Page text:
While the grizzly bear has become an iconic symbol of Yellowstone and Glacier national parks, few realize its historic habitat extended from the Dakotas west to California. It may then surprise moviegoers that fur trapper Hugh Glass, played by Leonard DiCaprio in The Revenant, gets brutally mauled by a grizzly bear in South Dakota in 1823.
The epic tale, filmed in British Columbia, Libby, Montana, and Argentina, follows the rugged trapper after his hunting party leaves him behind to die. Crawling miles to civilization, he endures relentless hardship with the aim of exacting vengeance on those who abandoned him.
Behind the scenes, DiCaprio has told media outlets the remote locations and frigid temperatures ⎯ the movie was film only in natural light during winter ⎯ was one of the most difficult films he has done. Those same factors led some crewmembers to walk off the set. Which begs the questions: have we modern-day Americans lost our ability to rough it in the wild? And who was the real Hugh Glass?
The answer to the first question is arguably yes. And the second? Because no direct eyewitness accounts of the bear attack exist, much of Glass’s story — like frontiersman before and after him — is legend. His story, embellished with tales of pirate and Indian kidnappings, has inspired countless campfire stories, newspaper articles, books and two films in the 183 years since his death.
What most sources agree upon is that Glass was about 40 when he joined the Ashley-Henry fur trapping expedition in the spring of 1823. Five months later, he was attacked by a grizzly bear near the forks of the Grand River in northwestern South Dakota, according to an account in American Cowboy. While Glass tried to fight off the bear, expedition members came to his rescue and killed the bear, but not before the bear left him gravely injured.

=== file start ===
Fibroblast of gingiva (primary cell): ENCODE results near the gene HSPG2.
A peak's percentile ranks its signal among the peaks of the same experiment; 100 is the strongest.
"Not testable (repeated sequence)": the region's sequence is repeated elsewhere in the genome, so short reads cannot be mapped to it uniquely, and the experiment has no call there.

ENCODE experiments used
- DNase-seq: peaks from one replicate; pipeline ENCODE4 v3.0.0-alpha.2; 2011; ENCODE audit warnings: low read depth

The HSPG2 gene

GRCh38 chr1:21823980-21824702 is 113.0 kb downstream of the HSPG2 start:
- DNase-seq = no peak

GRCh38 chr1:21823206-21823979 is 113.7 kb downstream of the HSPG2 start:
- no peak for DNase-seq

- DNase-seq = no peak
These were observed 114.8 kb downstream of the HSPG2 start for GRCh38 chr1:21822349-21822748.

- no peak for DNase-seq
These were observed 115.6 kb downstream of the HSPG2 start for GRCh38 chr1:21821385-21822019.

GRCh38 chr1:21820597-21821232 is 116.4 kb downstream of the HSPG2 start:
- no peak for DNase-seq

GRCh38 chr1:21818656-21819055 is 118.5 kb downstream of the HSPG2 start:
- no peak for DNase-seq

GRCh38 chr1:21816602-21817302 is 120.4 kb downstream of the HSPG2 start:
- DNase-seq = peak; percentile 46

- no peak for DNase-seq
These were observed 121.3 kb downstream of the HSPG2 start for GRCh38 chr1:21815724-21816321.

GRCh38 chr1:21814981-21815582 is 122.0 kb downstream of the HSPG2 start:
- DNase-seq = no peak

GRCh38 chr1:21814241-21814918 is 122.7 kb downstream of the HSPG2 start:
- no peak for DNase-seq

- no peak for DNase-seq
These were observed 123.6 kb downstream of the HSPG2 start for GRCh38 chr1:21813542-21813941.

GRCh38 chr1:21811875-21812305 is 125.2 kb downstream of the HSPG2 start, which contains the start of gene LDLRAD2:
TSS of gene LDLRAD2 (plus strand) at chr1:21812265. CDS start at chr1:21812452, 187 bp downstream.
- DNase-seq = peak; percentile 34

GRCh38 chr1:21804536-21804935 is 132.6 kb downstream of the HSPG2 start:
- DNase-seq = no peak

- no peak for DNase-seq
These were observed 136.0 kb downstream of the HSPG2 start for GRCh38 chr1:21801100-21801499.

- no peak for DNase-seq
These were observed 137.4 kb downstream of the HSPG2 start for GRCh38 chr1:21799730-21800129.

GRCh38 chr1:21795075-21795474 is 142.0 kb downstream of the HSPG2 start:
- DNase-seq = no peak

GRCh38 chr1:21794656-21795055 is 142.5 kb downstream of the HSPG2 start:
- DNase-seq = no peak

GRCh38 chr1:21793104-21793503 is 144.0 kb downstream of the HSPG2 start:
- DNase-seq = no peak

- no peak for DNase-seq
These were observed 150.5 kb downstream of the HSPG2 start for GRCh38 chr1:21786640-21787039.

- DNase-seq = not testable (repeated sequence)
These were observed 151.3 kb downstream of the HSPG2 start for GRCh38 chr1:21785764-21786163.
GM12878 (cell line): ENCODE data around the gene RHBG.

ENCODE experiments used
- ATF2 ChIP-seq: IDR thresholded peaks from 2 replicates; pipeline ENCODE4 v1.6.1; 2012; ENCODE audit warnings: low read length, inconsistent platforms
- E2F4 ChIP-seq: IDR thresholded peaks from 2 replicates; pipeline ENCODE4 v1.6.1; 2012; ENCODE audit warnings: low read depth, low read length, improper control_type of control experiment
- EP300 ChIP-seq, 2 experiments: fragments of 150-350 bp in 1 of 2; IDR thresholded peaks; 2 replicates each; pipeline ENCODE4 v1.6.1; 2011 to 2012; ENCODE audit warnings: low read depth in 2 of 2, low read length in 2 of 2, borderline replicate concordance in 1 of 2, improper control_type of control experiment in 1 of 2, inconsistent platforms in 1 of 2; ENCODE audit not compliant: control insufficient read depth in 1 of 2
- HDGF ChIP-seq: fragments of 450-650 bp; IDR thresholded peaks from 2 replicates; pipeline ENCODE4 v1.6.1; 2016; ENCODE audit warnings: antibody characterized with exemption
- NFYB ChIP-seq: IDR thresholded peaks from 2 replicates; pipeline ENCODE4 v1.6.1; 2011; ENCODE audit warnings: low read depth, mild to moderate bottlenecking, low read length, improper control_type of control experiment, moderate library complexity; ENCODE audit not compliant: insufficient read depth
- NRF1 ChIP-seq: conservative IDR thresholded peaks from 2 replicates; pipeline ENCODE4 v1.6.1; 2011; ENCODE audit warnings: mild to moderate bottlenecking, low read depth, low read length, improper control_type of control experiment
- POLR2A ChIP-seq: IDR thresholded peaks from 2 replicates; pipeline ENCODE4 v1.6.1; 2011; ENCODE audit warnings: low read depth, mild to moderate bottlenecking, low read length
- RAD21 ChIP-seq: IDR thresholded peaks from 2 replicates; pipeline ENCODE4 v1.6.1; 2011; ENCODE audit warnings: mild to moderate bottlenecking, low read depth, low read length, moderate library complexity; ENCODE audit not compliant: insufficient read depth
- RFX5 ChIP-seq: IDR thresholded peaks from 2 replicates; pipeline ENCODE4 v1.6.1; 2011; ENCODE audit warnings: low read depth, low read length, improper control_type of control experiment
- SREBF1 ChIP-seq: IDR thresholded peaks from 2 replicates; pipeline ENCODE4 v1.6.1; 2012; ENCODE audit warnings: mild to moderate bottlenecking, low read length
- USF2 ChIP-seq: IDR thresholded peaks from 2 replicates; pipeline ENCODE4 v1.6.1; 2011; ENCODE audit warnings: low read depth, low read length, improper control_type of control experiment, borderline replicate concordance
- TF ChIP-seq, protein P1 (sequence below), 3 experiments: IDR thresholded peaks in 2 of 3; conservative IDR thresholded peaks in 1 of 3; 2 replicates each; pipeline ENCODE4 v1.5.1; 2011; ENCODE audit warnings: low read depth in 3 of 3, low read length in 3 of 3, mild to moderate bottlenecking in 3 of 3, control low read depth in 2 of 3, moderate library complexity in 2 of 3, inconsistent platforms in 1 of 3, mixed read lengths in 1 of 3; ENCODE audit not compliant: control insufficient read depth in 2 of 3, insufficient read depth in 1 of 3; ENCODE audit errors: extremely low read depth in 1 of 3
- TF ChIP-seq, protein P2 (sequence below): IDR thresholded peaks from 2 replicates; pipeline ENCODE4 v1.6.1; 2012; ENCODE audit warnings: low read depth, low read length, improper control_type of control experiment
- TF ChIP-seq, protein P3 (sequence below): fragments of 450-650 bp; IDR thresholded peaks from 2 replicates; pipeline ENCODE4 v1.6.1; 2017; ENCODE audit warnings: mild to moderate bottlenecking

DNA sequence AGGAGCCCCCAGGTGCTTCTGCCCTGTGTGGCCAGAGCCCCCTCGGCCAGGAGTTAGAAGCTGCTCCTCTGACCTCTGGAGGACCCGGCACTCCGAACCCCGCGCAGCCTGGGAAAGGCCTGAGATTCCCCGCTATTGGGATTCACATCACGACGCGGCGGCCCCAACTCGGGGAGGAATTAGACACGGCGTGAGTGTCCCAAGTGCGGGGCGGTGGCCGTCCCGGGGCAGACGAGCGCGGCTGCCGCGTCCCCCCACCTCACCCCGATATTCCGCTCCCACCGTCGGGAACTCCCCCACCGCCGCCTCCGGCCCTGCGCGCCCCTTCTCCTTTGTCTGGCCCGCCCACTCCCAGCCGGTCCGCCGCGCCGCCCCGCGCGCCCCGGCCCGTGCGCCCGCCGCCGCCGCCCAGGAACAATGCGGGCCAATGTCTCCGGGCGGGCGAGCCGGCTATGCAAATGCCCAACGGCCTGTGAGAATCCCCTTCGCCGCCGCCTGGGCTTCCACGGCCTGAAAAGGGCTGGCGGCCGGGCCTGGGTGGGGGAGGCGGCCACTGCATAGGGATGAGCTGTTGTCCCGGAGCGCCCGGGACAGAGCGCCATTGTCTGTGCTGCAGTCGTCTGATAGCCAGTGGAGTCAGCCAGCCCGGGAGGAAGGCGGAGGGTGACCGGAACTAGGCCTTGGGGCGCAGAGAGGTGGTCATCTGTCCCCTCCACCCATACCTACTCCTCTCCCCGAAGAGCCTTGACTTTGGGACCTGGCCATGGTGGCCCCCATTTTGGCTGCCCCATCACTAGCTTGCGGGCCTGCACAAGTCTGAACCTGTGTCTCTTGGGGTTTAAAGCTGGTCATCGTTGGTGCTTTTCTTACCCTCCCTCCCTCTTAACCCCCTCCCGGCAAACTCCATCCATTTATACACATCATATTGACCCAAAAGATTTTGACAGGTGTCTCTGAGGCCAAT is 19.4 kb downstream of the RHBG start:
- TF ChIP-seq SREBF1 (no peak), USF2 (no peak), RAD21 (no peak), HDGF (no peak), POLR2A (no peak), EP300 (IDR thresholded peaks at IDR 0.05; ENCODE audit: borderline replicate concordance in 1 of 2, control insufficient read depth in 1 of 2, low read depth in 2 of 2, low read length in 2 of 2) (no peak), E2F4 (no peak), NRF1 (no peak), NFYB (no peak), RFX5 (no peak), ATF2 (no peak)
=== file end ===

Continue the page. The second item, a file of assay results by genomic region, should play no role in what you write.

Thinking Glass’ death was imminent, two expedition members, Jim Bridger and John Fitzgerald, apparently stayed with Glass to give him a Christian burial, according to HistoryvsHollywood.com. Some accounts say the two were fearful of getting too far behind while others say they feared encroaching Indians. Whatever the reason, the two men took the dying man’s weapons and left him.
But Glass miraculously survived. Stories vary on how far Glass traveled to get to civilization, ranging from 100 to more than 200 miles. But when he reached Fort Henry, he found Bridger but spared his life, according American Cowboy.
Glass worked as a hunter after his death-defying journey. He died in 1833 after Aricara Indians attacked him and his two companions at the mouth of the Yellowstone River. While the river begins near Yellowstone National Park, Glass died hundreds of miles downstream where it empties into the Missouri River.